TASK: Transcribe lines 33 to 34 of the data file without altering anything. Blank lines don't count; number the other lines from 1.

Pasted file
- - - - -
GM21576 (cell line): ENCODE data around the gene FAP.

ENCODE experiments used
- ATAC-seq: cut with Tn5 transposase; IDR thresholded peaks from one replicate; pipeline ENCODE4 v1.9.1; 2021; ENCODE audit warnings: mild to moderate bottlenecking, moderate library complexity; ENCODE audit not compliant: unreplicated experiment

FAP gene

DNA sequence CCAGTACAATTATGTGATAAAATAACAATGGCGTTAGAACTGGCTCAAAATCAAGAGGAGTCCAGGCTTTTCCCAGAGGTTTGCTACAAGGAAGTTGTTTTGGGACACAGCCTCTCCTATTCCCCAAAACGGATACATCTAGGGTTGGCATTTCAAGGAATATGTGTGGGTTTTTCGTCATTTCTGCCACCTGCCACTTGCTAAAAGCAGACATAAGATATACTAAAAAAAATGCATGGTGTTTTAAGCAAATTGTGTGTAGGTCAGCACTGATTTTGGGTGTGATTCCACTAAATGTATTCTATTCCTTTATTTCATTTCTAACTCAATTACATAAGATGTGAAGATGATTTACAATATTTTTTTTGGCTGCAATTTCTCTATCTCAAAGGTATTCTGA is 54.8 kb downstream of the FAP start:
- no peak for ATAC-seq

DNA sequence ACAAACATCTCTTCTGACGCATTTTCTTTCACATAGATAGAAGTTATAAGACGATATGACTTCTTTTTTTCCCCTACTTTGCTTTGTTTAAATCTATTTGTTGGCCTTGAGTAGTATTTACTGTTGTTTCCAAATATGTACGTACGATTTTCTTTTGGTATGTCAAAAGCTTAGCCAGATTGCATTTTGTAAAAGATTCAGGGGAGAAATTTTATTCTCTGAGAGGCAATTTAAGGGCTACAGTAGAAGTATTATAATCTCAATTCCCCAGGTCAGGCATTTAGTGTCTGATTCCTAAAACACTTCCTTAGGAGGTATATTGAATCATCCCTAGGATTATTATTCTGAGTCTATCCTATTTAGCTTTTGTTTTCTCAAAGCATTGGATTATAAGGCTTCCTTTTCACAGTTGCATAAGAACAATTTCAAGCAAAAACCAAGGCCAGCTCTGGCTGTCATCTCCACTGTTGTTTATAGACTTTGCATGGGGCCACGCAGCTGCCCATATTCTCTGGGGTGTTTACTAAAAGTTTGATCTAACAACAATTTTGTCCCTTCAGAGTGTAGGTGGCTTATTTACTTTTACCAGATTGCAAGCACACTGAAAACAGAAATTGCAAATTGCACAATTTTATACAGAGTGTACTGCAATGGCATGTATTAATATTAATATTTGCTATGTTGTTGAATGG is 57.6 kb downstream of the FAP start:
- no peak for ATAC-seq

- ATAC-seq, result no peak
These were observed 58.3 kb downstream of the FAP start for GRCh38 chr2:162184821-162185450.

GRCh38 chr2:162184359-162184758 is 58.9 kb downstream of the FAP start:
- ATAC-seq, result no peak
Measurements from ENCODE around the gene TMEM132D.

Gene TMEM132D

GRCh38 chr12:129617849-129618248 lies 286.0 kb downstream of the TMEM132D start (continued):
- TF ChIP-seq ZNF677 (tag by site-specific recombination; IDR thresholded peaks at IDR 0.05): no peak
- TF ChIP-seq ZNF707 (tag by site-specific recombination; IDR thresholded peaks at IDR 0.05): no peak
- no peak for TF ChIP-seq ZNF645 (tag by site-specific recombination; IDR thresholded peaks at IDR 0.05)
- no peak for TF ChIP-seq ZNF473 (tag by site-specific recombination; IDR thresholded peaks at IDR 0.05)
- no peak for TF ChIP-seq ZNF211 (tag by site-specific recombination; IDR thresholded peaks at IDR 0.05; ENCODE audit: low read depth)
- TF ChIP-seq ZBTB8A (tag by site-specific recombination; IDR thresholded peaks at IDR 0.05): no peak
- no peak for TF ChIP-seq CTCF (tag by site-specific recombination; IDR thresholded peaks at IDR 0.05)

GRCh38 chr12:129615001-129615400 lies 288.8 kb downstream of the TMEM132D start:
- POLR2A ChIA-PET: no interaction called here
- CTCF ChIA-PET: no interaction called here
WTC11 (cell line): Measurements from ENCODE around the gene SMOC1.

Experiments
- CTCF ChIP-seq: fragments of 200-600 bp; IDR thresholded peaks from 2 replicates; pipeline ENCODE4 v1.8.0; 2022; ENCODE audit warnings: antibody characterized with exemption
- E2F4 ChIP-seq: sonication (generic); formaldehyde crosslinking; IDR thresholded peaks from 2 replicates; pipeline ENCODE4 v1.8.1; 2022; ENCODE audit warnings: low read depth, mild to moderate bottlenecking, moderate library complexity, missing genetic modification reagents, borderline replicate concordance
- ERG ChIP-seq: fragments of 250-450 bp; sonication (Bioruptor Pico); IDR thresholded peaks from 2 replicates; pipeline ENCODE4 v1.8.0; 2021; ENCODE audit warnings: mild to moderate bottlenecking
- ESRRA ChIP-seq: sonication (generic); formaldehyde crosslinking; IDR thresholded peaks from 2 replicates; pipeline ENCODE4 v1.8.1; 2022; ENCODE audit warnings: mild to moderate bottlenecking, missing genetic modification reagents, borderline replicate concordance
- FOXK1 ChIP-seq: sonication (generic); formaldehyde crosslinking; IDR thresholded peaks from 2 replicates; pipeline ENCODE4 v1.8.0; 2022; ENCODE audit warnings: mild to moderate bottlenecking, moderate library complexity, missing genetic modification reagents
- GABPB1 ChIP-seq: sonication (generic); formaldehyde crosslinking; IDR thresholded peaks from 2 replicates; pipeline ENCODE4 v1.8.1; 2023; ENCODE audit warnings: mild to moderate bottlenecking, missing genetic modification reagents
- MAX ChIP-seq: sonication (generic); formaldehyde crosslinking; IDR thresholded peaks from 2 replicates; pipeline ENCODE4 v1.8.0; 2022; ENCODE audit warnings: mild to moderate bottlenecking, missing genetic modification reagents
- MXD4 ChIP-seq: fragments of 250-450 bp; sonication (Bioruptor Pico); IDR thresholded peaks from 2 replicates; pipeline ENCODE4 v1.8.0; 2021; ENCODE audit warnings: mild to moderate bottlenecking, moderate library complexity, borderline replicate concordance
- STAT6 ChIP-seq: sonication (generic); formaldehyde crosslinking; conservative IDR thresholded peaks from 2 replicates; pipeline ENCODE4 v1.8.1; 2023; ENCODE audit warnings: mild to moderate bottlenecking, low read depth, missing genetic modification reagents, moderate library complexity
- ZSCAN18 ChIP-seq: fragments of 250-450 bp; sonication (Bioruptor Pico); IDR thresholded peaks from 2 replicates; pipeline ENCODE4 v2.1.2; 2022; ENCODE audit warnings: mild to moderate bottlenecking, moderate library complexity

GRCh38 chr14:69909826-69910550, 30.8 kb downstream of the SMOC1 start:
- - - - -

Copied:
- GABPB1 ChIP-seq: sonication (generic); formaldehyde crosslinking; IDR thresholded peaks from 2 replicates; pipeline ENCODE4 v1.8.1; 2023; ENCODE audit warnings: mild to moderate bottlenecking, missing genetic modification reagents
- MAX ChIP-seq: sonication (generic); formaldehyde crosslinking; IDR thresholded peaks from 2 replicates; pipeline ENCODE4 v1.8.0; 2022; ENCODE audit warnings: mild to moderate bottlenecking, missing genetic modification reagents